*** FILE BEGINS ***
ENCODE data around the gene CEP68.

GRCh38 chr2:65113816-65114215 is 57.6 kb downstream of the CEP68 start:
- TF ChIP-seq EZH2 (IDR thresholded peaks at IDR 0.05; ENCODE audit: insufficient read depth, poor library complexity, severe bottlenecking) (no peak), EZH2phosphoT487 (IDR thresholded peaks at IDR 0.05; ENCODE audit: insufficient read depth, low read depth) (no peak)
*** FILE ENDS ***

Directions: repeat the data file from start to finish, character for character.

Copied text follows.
ENCODE data around the gene CEP68.

GRCh38 chr2:65113816-65114215 is 57.6 kb downstream of the CEP68 start:
- TF ChIP-seq EZH2 (IDR thresholded peaks at IDR 0.05; ENCODE audit: insufficient read depth, poor library complexity, severe bottlenecking) (no peak), EZH2phosphoT487 (IDR thresholded peaks at IDR 0.05; ENCODE audit: insufficient read depth, low read depth) (no peak)